o call the bar a hole in the wall would be hyperbolic. It’s more like a shadowy ditch. Ten crusty and vaguely malignant men are growing like fungus at the bar itself, all in their shameful sixties or sinister seventies. Eleven stools. There’s a bartender in her fifties, with a sad, desperate way about her and a tattooed tear. She and her clientele seem to be sharing the same case of herpes, but that might be a trick of Squamata’s X-ray vision. The beer is tepid and flat. The blacklight pool table is too small and off balance. The mismatched balls roll every which way. The rafters are plastered with rain-stained penthouse centerfolds dating back to the eighties.
The greasy finger-smudged jukebox is stocked with generic eighties country western songs, and, strangely, what seems to be the entire oeuvres of Cameo and Kool & the Gang. McKenzie thinks it will be funny to play “Celebration” three times in a row. McKenzie is wrong. The first time is sad. The second time is tense. The barmaid unplugs the jukebox and asks them to leave. “Fuck that noise,” says Squamata once outside, “Reality sucks. Let’s do this.” They haven’t quite run their errand yet, but they’re restless and they can’t resist the urge to turn up the synaesthetic volume on their bleak surroundings. They both take a tab and hit the supermarket.
Four packs of cigarettes. They only have menthol. Five lighters. Various savory snackfoods. Bottles of orange crush. And for some reason, five cans of sickly sweet aerosol air freshener. The knick-knacks are bagged by a village beauty. Even with the acid shifting them inwardly, the travelers know she’s too young and they are too unusual to be looking, even in a generically friendly way. No gesture is generic for the Symbiant.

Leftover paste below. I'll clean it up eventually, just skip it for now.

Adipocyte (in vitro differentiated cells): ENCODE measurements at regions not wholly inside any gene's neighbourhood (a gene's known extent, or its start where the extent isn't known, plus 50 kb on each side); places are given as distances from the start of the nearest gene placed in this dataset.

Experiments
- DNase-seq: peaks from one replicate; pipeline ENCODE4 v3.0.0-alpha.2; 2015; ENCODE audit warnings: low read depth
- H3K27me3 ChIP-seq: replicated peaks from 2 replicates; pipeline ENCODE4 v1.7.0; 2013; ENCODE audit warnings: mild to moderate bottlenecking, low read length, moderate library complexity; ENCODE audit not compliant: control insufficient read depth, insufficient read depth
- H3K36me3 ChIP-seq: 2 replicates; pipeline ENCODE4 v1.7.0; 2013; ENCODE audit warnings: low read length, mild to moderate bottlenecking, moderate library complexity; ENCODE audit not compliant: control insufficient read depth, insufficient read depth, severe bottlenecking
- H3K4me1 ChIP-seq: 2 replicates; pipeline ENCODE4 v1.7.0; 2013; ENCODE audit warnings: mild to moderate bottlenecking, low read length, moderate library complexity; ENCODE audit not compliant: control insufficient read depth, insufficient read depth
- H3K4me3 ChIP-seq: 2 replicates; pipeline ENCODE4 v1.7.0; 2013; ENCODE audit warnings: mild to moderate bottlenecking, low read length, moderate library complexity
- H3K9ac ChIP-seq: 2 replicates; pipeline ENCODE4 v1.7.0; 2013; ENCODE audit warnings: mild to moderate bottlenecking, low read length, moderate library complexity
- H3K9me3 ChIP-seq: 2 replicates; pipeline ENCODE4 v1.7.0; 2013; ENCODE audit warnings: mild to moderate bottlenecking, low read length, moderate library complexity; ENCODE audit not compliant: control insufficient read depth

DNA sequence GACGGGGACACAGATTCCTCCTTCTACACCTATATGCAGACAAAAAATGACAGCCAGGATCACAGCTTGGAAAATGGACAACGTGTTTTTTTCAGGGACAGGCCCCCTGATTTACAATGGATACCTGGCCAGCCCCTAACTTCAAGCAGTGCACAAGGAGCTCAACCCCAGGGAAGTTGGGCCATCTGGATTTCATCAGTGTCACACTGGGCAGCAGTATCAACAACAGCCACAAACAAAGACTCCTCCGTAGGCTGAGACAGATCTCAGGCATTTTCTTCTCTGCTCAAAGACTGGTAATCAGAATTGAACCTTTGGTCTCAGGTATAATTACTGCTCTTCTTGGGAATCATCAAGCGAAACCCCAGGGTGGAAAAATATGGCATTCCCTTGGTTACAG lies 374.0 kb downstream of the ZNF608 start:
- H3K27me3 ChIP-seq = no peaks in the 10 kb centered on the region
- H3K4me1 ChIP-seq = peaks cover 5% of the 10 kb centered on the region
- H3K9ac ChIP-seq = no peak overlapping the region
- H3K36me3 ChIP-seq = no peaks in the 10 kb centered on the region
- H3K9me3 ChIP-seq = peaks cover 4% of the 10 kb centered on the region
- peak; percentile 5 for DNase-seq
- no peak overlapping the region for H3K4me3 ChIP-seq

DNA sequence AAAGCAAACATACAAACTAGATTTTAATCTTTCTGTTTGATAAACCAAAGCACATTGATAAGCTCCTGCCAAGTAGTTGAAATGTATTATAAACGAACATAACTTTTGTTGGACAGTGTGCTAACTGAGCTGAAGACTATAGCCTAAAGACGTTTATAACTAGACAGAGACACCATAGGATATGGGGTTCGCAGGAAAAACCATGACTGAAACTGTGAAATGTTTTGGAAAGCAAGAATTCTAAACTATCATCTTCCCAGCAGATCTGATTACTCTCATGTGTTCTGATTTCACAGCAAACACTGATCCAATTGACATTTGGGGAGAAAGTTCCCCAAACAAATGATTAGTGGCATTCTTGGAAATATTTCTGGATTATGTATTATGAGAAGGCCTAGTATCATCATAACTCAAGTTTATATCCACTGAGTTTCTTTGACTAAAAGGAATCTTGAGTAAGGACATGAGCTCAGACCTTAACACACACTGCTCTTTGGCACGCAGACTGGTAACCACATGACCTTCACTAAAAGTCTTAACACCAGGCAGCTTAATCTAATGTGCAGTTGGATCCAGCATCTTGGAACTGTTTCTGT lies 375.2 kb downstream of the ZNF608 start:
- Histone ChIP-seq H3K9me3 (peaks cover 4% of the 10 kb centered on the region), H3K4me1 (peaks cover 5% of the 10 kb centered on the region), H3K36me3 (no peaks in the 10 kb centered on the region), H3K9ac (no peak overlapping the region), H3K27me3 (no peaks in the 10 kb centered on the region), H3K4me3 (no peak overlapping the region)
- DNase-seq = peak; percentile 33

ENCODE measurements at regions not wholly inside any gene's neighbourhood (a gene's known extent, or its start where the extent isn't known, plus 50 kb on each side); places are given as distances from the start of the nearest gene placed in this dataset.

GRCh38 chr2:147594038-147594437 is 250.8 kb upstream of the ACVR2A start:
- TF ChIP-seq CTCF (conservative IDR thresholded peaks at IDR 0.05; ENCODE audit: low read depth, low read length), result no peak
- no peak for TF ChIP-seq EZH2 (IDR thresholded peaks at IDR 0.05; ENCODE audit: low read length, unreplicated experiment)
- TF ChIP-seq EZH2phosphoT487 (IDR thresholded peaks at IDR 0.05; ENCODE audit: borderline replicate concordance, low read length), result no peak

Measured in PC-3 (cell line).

Nonetheless, exiting the market and approaching the Santeria novelty shop, they regret not flattering the girl and asking her name. For the fun of it. For the memoirs. By the time they cross the jingling threshold of that explosion of fragrances, talismans, and painted saints, the stuff is coming on a bit, and discretion is eroding at the speed of euphoris. There’s a black-shawled Mexican crone behind the counter. Despite the strangeness of these strangers, she seems ready to accept them and sell them things with a grateful smile.
But McKenzie asks her where all the high school girls are at. Where they go. What they like.
Again, he thinks he’s being funny. The crone doesn’t see it that way and no doubt is hexing them both under her breath. But she sells them incense and scary iconic candles. By the time they leave the shop, gravity has let slip its grip on their limbs and they seem to be bouncing back to Motel 6. Snow is starting to fall as Squamata locks the door and they begin to rig the room for hardcore psychedelic experimentation. Snow in Van Horn, Texas. It must be magic.
What goes down in that room may someday be dramatized in hieroglyphics and mystery plays, but the event itself is a time-skewering soup of bony moments. The TV flips between Missy Elliot dancing atop an imperious obelisk as it emerges from an ocean of black liquid latex and wonky, acid-smeared election coverage wherein a shot of “W” strutting up a flight of marble steps and winking with a “bang-bang” gesture at the camera assures the young mystics that the cat is in the bag. And the bag is in the river. A dawning Republican millennium harshes their mellow somewhat, so they unplug the cable and tune in a screen full of hissing black static. It makes for a much more futuristic ambience. Many prophetic conversations are had on the nature of time and space and culture. Many cigarettes are smoked, many sticks of incense lit, and there’s a wavering saint all aflame in every corner of the room.